Please note: It's rare to see caribou on our Churchill polar bear adventures except potentially by helicopter. A scenic helicopter flight is included on our Ultimate Churchill Adventure and Churchill Arctic Family Adventure, and is available as an optional excursion on all other polar bear adventures.
For eons, indigenous cultures have relied on the "deer of the North" for food and clothing. A wealth of caribou would bring celebrations and feasting, while a scarcity meant famine and hardship. An iconic symbol of the North, this social herd animal—equally comfortable in the boreal forest and on the open tundra—makes more extensive migrations and occurs in larger herd numbers than any other North American land mammal.
Though they often follow similar migration patterns and frequent the same seasonal ranges, caribou can be unpredictable and diverge from their traditional routes. During summer, however, they tend to head to the coast where tidal flats offer a respite from the ubiquitous black flies of the interior.
Both sexes of caribou have antlers, a fact that differentiates them from all other deer species. The shape of each animal’s antlers varies significantly, and many believe that no two pairs of antlers look the same. Adult bulls shed their large antlers early in winter, but cows retain theirs until June when calving time arrives. This way, pregnant females can claim and protect optimal feeding areas through the winter when getting food of the highest quality is imperative to nurturing their quickly developing fetuses.
Numerous critical adaptations enable caribou to endure, and even prosper, during long, frigid winters. The caribou maintains two different internal temperatures to avoid dangerous loss of heat from its lanky legs. While its core temperature stays near 105°F, its legs stay at least 50 degrees colder because the arteries and veins of the caribou run right next to each other, meaning that the out-flowing arterial blood transmits its warmth to the chilled, venous blood returning from the limbs. The blood vessels in the caribou’s extremities allow just enough blood to flow so they lose very little valuable body heat to the chilly, ambient air, and their legs do not succumb to frost damage.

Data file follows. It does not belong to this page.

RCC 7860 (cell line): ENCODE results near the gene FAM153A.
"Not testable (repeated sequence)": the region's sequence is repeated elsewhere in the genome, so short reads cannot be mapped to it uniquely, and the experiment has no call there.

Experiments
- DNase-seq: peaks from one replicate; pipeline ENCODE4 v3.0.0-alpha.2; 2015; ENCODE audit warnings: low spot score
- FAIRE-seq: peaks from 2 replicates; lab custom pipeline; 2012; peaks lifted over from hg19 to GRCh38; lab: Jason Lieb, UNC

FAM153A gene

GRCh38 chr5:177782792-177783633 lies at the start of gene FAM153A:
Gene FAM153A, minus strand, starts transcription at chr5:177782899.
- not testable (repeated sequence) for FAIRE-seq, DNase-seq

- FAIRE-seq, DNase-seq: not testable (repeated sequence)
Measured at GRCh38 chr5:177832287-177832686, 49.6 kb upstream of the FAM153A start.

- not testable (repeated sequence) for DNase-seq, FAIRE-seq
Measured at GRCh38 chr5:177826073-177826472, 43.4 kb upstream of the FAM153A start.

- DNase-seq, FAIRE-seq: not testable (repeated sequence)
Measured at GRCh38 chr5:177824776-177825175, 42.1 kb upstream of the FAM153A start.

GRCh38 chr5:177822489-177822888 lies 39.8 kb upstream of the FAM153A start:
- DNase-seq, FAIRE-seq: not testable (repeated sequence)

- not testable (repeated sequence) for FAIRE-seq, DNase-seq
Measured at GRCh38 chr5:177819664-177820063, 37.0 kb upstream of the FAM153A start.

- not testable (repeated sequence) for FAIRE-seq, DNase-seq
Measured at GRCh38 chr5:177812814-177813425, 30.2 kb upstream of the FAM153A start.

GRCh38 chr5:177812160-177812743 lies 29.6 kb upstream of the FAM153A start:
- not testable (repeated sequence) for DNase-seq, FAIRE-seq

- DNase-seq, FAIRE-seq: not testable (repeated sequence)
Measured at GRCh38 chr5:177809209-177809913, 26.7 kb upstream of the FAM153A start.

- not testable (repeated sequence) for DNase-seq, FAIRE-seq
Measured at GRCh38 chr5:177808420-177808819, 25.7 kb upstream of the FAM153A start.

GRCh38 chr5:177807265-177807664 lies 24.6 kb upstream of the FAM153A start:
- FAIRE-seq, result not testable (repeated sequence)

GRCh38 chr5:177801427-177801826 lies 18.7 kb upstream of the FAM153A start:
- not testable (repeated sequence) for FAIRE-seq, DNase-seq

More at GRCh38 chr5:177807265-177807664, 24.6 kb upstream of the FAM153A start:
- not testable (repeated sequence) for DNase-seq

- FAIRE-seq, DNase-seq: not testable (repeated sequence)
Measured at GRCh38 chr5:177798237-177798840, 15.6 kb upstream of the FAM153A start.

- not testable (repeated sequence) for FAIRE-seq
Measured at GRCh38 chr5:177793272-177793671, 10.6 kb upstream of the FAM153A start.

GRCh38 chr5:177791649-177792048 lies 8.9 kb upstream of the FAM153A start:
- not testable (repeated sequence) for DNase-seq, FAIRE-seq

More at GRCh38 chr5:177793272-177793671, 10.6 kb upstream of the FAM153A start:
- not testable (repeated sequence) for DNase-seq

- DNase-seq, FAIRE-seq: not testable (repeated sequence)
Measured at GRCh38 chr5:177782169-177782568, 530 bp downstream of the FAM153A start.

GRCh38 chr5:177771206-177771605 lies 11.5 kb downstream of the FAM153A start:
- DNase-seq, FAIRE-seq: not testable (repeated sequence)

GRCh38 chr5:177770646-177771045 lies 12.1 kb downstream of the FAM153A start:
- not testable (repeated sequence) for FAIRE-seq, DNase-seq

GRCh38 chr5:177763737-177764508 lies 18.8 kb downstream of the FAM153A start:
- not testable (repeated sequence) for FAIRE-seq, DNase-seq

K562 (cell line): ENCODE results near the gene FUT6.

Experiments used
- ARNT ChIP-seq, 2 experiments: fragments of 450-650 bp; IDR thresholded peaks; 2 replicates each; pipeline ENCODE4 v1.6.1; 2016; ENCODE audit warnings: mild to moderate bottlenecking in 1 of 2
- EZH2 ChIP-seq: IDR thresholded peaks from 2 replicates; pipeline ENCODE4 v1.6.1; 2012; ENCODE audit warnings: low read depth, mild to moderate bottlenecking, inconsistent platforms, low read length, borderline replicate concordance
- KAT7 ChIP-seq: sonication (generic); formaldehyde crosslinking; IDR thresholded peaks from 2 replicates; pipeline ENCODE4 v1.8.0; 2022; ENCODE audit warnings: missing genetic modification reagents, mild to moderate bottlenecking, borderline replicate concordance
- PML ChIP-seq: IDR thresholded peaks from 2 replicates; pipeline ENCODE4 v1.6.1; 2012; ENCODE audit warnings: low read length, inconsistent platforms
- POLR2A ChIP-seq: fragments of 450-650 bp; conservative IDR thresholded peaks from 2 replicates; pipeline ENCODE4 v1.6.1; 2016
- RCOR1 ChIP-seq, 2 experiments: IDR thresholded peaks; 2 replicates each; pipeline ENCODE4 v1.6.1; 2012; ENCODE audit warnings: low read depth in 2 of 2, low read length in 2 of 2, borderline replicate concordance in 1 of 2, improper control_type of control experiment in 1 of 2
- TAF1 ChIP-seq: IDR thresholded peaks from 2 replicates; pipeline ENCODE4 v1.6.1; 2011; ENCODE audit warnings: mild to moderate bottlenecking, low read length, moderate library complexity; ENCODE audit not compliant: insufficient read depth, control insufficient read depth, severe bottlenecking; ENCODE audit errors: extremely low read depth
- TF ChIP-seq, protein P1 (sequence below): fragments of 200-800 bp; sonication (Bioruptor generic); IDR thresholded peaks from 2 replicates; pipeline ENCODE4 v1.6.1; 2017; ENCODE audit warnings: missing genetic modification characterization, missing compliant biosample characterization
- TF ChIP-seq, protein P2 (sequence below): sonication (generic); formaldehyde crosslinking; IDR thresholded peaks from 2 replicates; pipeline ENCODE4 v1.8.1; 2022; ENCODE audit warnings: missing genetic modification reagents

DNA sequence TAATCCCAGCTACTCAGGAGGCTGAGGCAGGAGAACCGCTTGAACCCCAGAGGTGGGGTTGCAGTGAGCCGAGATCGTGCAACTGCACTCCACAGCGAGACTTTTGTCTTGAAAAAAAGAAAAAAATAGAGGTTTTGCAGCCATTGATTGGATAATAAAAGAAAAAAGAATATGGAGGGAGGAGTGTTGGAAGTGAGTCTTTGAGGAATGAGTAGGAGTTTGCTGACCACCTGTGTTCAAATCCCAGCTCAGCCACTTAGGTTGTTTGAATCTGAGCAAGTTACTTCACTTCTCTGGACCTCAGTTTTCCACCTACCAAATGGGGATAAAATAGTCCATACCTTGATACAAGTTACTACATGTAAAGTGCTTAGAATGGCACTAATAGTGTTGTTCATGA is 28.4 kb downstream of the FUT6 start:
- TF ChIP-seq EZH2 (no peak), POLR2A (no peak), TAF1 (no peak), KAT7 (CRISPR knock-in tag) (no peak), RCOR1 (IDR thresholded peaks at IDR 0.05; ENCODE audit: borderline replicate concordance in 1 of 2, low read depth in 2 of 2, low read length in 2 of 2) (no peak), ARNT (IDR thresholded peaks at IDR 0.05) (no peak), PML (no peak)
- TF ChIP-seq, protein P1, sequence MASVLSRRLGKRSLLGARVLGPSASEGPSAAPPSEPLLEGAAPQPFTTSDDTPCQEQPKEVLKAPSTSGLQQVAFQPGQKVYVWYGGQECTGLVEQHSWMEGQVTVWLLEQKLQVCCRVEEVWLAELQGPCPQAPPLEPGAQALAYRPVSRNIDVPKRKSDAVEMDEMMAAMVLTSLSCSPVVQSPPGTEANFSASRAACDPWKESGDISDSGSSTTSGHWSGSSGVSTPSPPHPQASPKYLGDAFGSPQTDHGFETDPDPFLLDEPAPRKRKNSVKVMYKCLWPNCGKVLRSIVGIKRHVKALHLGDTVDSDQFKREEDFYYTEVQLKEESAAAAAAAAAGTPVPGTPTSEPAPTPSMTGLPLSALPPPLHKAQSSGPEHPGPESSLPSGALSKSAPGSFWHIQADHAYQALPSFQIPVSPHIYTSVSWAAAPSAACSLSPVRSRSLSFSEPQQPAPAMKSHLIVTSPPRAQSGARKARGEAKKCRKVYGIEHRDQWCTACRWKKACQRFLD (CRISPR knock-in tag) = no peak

The caribou’s coat, made of dense, hollow club-shaped hair, shields the animal, including its feet, tail and muzzle, from extreme temperatures. These hairs, which have thicker tips than bases, create a coat with a thin, curly underwool and a thickly packed outside layer that has countless small spaces of air. With this extremely warm coat, caribou become practically invincible to even the nastiest Arctic weather. Because of all the adaptations that have made caribou able to thrive in the Arctic, some scientists refer to them as chionophiles, or "snow lovers."
Giant feet that act as snowshoes allow caribou to stay on top of soft snow, another necessary adaptation for this environment. Their wide, sharp hooves also allow them to effortlessly break and clear snow when they dig craters in search of food.
The majority of caribou herds have been named after the remote locations of their calving grounds. Each spring, pregnant cows and their yearling fawns march to the areas of their birth, trekking 15 to 20 miles a day. They cross vast stretches of land, led by memories of past migrations. Cows rush determinedly towards their destination, while bulls lag behind at a leisurely pace.
After reaching the calving ground, the females scatter. The previous autumn, most breeding occurred all at once. Now, in mid-June, an astounding phenomenon takes place as most of the fawns are born within a five-day period. Within hours, newborns are able to stand and walk. Soon, they follow their mothers across the Arctic tundra. Synchronized birth has great advantages, as herds are able to rapidly regroup after calving. The caribou recognizes the dangers of straying behind—there is safety in numbers.
Calving at the same time has its benefits, but it also leaves newborn fawns vulnerable. If a blizzard were to strike at any point during the crucial five days of birthing, or if freezing rain douses the fawns’ insulated fur, the calves can face death. In years of strife, fawns make up less than five percent of the herd, while in good years, they constitute up to 25 percent.
Wolves and humans are the caribou’s primary predators. Wolves are skillful hunters, strategically working in teams to chase down or ambush their prey. They are more than capable of taking down a healthy caribou, but prefer easier targets such as calves, strays and those in a weakened state due to sickness or old age.
Photo Credit: Denali National Park and Preserve (Caribou) [CC BY 2.0], via Wikimedia Commons